Rose lives in a beautiful area. There's a huge expanse of open land in front of her sweet little flat. She stays in a tiny building that is much smaller compared to the taller, swankier constructions around. Lazy dogs sometimes frolic in front of her yellow gate. There's a little vegetable store somewhere down the road. It may be a few seconds from the main road but it's like her building got handed over this sweet bucolic patch of the universe.

From the outside, you see the Tibetan flags outside the kitchen window, muted and wispy against the light.

I walked up the flight of stairs to her place. From the landing of the first floor, I could see a martini-shaped tree.

Rose's home is wholesome, in a sense. It reminds me of a forest or shrine full of simple, beautiful tokens of things that are molded with purity distilled from the concrete. It's the soft light from a longish cylinder of ivory paper-lamp. Or the cream-colored, cotton curtain in the bathroom. Or little spice jars arranged like trinkets in her single kitchen shelf. Or the picnic bench that doubles up as a dining table. Or a dainty porcelain turtle near the flush. Or how her cocker spaniel fills in just the right amount of square feet for it to be a cosy lair.

I sip tea. My friend prattles on about something. Her converation's like a stream flowing somewhere - cool, soothing, gurgling, ongoing in its own sphere. We order some food from Malaka Spice. In the pockets of shadows, we eat baos - some kind of open pavs - made with a topping of tofu and bell peppers. We munch through a couple of those with a side of veggies cooked with nuts. On their own, the veggies are insipid but the dish is made interesting with a spicy red sauce. Then we finish off with a steamed jaggery pudding served with chilled, coconut milk. That is so...musical in its simple goodness, you almost hear melody wafting through bamboo pipes.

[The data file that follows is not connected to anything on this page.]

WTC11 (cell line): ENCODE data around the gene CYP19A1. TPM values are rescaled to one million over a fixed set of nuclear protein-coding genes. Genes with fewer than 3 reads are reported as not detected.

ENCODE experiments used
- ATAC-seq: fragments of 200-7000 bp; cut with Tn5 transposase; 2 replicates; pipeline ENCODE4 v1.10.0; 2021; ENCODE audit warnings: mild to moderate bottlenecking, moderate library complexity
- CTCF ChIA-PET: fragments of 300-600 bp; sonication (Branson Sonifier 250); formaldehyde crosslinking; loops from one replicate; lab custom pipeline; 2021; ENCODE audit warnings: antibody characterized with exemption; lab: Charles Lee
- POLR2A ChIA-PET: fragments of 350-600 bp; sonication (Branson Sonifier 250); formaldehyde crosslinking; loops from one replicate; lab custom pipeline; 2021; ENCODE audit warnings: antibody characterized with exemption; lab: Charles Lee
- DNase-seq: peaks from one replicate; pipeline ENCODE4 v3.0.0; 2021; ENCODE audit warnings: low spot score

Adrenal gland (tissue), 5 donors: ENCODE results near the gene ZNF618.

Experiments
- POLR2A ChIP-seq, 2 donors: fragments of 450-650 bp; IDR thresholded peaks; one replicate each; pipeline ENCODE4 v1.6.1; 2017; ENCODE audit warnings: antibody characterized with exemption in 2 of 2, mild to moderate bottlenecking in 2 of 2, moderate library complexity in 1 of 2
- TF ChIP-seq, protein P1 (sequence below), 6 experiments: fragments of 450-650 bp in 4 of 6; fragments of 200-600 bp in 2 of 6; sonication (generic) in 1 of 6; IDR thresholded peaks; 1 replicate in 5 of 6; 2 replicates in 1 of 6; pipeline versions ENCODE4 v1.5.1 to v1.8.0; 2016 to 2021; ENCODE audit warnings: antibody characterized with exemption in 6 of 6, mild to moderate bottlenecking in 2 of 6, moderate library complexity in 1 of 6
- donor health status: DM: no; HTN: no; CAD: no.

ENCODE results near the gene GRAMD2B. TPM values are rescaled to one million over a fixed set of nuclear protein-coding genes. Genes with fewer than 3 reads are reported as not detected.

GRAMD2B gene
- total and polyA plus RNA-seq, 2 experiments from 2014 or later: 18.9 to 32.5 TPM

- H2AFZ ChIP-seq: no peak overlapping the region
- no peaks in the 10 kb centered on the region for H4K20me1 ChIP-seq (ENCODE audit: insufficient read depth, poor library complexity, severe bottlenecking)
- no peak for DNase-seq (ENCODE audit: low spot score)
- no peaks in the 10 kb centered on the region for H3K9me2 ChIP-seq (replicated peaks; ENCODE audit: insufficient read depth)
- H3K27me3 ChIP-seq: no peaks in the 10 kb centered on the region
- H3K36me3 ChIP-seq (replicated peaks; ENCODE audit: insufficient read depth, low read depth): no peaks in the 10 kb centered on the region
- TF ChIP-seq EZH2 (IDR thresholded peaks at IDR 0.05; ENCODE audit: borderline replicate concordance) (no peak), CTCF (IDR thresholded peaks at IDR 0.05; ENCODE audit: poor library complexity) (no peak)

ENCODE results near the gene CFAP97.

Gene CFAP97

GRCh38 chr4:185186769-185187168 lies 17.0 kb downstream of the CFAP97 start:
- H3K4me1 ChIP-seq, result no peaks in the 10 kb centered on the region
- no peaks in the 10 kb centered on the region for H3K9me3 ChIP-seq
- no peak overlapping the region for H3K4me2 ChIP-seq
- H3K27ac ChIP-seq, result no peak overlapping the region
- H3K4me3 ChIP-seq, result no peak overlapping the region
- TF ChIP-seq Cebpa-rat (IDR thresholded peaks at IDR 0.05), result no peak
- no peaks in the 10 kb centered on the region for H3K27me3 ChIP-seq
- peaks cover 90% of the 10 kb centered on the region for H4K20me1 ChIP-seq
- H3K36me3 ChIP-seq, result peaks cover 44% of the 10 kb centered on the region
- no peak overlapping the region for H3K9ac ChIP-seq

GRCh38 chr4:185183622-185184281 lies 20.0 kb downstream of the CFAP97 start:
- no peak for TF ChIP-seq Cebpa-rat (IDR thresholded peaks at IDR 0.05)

It was a lovely evening. Corners of food, pockets of convertions, cloches of light.

It's interesting what kinds of spaces a space can be made up of.

Sunday, April 12, 2015

714, 715: Short Story: The sun shines on all days


Gotsy rinsed the dishes early in the morning. So early, in fact, that the moon still shone outside. It peeped through the large guava tree and sweated moonshine in the humid dawn. His father would soon wake up and ask for his oats and jaggery. To this, he would add a quarter spoon of cinnamon powder. Then he would sneeze twice before slurping the whole bowl. Finally, he would belch and sleep off again. His father was ninety-seven years old and this routine had been a gift he’d given himself when he turned seventy. Gotsy turned seventy today. He wondered what gift he should give himself.